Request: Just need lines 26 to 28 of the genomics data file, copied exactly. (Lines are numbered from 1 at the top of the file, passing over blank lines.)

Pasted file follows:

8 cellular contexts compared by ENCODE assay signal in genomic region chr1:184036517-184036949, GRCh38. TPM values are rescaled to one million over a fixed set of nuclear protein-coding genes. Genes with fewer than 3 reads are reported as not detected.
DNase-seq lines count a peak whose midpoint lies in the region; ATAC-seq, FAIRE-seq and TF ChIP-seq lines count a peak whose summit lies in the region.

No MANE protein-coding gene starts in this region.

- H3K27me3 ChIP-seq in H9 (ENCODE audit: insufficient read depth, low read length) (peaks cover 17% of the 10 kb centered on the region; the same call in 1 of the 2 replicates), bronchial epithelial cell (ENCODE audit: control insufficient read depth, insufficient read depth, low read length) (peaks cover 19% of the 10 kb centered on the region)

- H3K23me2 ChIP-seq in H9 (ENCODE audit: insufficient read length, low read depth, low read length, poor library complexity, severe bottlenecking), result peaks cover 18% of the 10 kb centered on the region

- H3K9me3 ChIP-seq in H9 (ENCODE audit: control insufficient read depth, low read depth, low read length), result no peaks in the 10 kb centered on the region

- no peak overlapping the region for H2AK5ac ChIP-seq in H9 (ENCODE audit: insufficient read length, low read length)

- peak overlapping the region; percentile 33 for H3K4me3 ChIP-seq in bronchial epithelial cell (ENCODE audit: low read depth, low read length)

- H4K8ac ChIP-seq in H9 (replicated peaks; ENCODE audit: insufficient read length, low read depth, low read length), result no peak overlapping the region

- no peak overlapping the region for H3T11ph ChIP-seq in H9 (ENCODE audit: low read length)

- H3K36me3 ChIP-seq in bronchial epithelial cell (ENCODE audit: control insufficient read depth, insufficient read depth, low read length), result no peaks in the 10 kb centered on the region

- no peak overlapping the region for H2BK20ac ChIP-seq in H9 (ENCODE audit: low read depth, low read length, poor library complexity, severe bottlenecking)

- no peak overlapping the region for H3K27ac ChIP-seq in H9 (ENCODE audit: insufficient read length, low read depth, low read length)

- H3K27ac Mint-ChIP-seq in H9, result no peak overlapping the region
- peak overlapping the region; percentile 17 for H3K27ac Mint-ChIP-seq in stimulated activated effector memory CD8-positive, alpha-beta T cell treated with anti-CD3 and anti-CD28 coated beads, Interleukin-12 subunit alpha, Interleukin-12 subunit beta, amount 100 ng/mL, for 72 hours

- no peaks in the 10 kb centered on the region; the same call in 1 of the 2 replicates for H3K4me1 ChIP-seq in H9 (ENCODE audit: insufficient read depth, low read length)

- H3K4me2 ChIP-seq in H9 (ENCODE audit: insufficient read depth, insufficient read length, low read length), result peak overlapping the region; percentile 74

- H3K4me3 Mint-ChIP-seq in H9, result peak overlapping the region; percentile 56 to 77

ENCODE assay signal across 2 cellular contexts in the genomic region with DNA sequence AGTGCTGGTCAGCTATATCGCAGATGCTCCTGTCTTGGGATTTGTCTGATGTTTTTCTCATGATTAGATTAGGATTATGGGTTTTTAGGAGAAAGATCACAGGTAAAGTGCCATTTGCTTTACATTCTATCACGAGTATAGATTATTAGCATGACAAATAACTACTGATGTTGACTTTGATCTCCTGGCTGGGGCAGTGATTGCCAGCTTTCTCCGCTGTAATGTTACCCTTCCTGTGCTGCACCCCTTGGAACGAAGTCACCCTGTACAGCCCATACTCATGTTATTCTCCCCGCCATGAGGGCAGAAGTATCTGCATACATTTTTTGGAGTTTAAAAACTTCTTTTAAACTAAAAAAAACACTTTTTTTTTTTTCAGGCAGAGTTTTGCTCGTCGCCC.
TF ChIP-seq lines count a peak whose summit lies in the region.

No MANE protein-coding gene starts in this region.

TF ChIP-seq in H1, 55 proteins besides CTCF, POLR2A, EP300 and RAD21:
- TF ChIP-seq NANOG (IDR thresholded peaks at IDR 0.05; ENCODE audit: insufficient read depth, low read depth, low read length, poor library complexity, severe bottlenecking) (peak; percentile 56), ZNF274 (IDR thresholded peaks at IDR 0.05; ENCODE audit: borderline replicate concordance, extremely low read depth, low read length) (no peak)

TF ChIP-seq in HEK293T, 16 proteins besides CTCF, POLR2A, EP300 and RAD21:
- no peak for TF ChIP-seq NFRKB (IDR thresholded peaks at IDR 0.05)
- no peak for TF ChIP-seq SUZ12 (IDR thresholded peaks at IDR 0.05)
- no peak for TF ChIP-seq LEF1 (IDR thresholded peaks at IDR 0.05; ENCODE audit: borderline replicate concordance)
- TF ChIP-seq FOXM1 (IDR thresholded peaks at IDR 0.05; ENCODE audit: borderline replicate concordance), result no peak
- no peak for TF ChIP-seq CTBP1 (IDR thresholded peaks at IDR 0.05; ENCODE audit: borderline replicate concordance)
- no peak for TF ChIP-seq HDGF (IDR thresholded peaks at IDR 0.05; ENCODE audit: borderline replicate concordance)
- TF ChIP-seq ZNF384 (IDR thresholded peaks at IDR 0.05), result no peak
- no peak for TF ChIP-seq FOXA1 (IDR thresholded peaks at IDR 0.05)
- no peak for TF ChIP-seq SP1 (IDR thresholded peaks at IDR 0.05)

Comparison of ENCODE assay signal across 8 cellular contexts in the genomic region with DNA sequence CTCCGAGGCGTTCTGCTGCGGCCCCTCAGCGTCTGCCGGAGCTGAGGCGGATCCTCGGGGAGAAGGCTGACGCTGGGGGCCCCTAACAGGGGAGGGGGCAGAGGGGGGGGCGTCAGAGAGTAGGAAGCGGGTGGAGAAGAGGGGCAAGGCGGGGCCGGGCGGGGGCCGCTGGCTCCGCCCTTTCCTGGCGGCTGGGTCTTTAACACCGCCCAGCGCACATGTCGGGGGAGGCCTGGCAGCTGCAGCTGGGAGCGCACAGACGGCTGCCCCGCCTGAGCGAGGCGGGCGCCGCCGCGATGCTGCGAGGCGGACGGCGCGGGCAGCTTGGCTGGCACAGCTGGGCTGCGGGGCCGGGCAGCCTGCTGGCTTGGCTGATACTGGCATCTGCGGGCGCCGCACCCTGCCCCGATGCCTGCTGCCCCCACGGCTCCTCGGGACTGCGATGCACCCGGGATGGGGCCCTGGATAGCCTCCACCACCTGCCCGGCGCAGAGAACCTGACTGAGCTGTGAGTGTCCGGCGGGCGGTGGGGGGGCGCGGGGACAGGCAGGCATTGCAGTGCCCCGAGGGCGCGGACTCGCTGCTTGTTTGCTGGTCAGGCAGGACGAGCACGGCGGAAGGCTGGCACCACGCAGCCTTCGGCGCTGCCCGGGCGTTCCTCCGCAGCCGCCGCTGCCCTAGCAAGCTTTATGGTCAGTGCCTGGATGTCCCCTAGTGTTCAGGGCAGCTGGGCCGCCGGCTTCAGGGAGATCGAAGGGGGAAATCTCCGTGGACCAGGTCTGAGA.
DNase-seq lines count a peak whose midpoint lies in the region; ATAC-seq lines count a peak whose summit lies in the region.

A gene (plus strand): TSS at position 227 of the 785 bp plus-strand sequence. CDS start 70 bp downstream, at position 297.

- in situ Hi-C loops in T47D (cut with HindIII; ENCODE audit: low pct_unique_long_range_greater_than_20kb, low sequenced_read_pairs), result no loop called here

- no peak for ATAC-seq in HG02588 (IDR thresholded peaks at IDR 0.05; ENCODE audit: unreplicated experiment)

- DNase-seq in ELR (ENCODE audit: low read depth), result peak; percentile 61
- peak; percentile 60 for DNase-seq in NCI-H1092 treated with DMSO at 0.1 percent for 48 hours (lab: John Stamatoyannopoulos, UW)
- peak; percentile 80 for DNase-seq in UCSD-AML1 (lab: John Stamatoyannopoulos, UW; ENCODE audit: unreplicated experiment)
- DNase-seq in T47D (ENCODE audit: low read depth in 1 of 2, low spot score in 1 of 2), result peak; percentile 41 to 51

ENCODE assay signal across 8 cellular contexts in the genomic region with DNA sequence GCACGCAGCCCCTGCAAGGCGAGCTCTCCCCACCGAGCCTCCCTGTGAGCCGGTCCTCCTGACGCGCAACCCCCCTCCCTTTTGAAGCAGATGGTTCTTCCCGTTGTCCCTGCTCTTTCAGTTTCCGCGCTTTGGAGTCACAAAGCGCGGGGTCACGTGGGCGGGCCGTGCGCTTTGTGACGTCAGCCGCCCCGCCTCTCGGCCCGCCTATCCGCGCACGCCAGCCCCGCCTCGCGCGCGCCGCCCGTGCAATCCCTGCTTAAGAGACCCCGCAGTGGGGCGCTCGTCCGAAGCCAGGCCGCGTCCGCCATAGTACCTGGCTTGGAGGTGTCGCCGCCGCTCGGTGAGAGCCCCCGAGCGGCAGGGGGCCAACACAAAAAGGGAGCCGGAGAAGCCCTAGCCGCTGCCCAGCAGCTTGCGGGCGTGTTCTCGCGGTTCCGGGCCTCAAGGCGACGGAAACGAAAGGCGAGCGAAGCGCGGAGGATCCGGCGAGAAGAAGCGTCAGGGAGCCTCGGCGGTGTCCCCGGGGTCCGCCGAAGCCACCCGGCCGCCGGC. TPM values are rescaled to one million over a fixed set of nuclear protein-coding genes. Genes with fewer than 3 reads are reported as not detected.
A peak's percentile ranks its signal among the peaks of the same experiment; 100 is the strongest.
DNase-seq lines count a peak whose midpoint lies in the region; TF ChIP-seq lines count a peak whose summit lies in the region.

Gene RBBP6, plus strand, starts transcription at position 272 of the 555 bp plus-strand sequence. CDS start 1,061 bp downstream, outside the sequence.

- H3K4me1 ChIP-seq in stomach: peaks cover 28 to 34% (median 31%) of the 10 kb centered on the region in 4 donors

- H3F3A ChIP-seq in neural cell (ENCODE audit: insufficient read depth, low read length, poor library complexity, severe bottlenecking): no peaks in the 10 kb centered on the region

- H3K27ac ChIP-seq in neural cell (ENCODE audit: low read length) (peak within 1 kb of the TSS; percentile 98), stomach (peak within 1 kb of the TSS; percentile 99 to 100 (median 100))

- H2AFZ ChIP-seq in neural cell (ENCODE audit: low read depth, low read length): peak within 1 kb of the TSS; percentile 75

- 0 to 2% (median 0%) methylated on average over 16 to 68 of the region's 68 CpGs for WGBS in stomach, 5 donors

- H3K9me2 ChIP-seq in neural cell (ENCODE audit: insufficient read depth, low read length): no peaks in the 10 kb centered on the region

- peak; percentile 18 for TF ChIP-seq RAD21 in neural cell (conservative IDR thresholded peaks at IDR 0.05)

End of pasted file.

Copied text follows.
- no peak for TF ChIP-seq SUZ12 (IDR thresholded peaks at IDR 0.05)
- no peak for TF ChIP-seq LEF1 (IDR thresholded peaks at IDR 0.05; ENCODE audit: borderline replicate concordance)
- TF ChIP-seq FOXM1 (IDR thresholded peaks at IDR 0.05; ENCODE audit: borderline replicate concordance), result no peak